Disability Policy Seminar
“Partnership for Empowerment,” the annual Disability Policy Seminar sponsored by AUCD, The Arc, UCP, AAMR, NACDD will be held on February 28 through March 2, 2005 at the Renaissance Hotel Washington, DC. See Save the Date flyer and watch for a preliminary program and registration materials coming soon. Staff will meet with representatives of AAMR, The Arc and the NACDD today to determine the final program.
AUCD · 1010 Wayne Ave, Suite 920 · Silver Spring, MD 20910 · 301-588-8252 · http://www.aucd.org/
Friday, December 10, 2004
The Iraq war has resulted in the largest wounded ratio in the history of American warfare. The New England Journal of Medicine just release two commentaries warning America about the rising number of severely wounded soldiers returning for Irag. These soldiers will be needing intensive rehabilitation and equipment.
Wednesday, December 08, 2004
This is the latest in a fascinating series of posts on the Wampum weblog that deal with some of the trials and joys of raising a child with autism. Enjoy! Mike
Tuesday, December 07, 2004
Still accepting abstracts for their second annual conference.
May 31 -June 1/2005
University of Western Ontario: London, Ontario
Wednesday, December 01, 2004
Just across the wires: an advertising campaign designed to express one denomination's openness to parishioners of diverse backgrounds [including people with disabilities and gay couples] has been deemed "too controversial" by the networks CBS, NBC and UPN.
See further discussion on political blogs like Talking Points Memo. Entire press release appended below:
CBS, NBC refuse to air church's television advertisement
United Church of Christ ad highlighting Jesus' extravagant welcome called 'too controversial'
Press Release, Nov. 30, 2004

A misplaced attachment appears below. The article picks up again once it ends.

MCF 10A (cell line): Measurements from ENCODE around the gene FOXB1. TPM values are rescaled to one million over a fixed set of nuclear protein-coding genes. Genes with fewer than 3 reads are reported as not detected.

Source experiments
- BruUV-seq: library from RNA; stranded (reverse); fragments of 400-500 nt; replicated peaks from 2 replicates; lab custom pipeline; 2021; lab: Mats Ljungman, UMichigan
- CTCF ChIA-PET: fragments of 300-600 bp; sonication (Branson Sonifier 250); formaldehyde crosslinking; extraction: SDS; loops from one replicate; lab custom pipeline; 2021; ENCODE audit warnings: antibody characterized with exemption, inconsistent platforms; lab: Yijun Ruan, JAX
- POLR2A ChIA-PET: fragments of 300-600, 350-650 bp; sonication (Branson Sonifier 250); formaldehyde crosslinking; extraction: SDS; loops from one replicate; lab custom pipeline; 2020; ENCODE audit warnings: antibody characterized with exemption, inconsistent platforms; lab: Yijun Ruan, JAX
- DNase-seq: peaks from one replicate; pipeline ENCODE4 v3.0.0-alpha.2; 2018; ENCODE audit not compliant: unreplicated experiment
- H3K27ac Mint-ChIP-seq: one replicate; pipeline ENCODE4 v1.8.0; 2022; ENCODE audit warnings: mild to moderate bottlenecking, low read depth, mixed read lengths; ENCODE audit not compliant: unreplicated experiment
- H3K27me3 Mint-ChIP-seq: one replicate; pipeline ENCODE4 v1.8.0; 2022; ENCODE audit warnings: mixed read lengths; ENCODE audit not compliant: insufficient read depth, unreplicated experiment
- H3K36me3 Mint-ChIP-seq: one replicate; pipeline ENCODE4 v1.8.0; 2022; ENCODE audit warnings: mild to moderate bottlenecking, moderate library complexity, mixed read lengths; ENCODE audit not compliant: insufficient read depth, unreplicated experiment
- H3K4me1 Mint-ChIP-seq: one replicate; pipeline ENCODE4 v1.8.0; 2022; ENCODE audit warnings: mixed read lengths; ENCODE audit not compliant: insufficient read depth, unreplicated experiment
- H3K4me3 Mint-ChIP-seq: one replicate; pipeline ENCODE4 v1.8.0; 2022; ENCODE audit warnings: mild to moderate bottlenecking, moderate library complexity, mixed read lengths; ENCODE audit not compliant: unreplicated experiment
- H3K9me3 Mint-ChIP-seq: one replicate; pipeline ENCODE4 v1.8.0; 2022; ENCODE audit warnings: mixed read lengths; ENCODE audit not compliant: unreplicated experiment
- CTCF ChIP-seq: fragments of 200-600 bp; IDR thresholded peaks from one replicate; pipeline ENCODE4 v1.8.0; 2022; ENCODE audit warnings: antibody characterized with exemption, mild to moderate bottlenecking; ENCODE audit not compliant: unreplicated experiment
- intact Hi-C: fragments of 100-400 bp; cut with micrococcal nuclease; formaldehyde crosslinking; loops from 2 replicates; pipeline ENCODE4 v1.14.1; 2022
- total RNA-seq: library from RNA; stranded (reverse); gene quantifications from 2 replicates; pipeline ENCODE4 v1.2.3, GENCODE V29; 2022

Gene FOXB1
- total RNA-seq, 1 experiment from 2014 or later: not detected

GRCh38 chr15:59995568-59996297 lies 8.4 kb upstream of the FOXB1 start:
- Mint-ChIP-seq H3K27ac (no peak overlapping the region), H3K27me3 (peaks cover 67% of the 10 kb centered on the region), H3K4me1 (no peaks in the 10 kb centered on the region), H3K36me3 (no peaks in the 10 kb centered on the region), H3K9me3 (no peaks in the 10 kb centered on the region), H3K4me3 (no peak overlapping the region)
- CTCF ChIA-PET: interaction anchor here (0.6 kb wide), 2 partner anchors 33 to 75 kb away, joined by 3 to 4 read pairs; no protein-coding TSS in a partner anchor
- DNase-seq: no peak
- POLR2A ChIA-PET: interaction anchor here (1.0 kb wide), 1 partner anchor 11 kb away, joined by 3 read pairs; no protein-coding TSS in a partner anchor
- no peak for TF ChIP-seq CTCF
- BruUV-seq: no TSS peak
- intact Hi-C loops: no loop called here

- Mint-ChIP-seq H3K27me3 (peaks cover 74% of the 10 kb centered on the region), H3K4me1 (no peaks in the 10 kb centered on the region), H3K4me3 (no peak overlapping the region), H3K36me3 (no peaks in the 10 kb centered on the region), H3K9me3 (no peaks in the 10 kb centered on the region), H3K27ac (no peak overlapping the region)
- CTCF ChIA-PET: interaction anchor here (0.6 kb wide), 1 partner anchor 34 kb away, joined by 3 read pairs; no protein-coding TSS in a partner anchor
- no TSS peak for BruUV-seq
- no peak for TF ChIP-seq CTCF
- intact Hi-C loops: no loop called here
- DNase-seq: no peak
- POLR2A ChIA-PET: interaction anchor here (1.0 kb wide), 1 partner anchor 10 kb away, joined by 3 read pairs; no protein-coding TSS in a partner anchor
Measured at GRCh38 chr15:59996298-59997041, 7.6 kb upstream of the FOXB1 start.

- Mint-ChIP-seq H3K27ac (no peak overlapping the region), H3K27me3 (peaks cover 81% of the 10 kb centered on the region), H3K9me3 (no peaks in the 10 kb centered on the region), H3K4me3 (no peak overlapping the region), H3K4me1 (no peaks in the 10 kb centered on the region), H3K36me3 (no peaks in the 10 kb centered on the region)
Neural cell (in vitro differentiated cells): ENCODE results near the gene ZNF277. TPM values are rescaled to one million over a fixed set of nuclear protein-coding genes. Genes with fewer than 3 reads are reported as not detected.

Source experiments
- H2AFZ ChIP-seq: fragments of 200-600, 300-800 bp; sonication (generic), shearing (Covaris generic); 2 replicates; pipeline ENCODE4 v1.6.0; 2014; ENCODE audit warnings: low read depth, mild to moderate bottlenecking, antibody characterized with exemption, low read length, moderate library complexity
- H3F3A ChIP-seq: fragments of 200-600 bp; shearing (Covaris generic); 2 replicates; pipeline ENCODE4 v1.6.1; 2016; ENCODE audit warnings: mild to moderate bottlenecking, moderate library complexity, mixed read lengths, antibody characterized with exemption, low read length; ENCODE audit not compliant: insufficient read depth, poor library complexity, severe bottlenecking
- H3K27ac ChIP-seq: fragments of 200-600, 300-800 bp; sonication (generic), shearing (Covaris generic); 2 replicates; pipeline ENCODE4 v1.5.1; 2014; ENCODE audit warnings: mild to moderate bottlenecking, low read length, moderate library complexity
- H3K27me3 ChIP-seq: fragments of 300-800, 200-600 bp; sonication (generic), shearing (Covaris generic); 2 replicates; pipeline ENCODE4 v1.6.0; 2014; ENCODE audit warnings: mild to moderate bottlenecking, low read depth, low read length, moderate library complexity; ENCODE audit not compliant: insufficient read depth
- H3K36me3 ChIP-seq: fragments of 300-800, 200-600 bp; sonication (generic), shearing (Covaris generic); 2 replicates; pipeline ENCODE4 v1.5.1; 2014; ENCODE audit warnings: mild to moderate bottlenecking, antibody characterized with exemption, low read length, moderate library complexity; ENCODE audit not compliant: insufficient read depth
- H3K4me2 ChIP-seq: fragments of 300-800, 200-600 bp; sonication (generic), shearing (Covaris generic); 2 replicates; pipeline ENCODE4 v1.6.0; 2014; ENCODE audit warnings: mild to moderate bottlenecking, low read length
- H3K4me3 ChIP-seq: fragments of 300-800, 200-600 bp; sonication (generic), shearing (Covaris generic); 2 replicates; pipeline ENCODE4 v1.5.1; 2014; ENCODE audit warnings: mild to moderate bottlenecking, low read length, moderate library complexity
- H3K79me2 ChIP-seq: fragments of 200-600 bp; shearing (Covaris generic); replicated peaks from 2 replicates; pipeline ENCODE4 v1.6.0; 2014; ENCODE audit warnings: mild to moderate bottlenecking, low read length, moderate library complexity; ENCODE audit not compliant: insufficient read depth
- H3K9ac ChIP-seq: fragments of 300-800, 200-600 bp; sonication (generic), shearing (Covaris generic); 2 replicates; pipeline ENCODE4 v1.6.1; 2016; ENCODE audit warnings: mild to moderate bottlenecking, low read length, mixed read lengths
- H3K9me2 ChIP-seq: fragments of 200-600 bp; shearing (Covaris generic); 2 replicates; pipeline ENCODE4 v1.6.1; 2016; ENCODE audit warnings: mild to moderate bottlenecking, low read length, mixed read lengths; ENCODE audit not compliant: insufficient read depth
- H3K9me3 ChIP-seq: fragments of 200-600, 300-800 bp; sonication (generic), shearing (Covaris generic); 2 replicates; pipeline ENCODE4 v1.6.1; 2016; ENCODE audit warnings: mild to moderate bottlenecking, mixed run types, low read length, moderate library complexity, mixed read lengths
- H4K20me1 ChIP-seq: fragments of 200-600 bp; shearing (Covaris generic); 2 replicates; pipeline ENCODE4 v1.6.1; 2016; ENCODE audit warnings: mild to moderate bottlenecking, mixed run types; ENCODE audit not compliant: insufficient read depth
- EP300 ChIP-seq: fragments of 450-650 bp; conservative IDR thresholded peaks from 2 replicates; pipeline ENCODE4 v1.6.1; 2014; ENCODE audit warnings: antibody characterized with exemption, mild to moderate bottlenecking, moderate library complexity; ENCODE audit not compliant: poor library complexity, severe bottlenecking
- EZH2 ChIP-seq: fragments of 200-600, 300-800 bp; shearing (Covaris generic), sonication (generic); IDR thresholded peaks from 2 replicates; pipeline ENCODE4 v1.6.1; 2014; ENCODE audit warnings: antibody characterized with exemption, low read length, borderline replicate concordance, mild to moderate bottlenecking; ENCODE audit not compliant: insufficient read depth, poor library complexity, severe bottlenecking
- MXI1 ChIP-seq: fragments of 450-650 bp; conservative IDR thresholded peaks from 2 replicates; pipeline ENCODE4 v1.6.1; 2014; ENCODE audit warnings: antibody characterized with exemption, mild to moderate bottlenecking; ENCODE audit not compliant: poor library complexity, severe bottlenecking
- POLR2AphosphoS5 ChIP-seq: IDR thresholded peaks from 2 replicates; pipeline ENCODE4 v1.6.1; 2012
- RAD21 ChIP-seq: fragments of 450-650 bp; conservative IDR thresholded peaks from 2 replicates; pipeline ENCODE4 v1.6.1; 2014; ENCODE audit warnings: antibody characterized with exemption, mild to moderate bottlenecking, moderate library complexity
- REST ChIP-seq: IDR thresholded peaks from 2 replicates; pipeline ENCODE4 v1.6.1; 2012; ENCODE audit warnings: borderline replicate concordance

CLEVELAND -- The CBS and NBC television networks are refusing to run a 30-second television ad from the United Church of Christ because its all-inclusive welcome has been deemed "too controversial."The ad, part of the denomination's new, broad identity campaign set to begin airing nationwide on Dec. 1, states that -- like Jesus -- the UnitedChurch of Christ (UCC) seeks to welcome all people, regardless of ability, age, race, economic circumstance or sexual orientation. According to a written explanation from CBS, the United Church of Christ is being denied network access because its ad implies acceptance of gay and lesbian couples -- among other minority constituencies -- and is, therefore, too "controversial." "Because this commercial touches on the exclusion of gay couples andotherminority groups by other individuals and organizations," reads an explanation from CBS, "and the fact the Executive Branch has recentlyproposed a Constitutional Amendment to define marriage as a union between a man and a woman, this spot is unacceptable for broadcast on the [CBS andUPN] networks." Similarly, a rejection by NBC declared the spot "too controversial." "It's ironic that after a political season awash in commercials based on fear and deception by both parties seen on all the major networks, an ad with a message of welcome and inclusion would be deemed ocontroversial," says the Rev. John H. Thomas, the UCC's general minister and president."What's going on here?" Negotiations between network officials and the church's representatives broke down today (Nov. 30), the day before the ad campaign begins airing nationwide on a combination of broadcast and cable networks. The ad has been accepted and will air on a number of networks, including ABCFamily, AMC, BET, Discovery, Fox, Hallmark, History, Nick@Nite, TBS, TNT, Travel and TV Land, among others.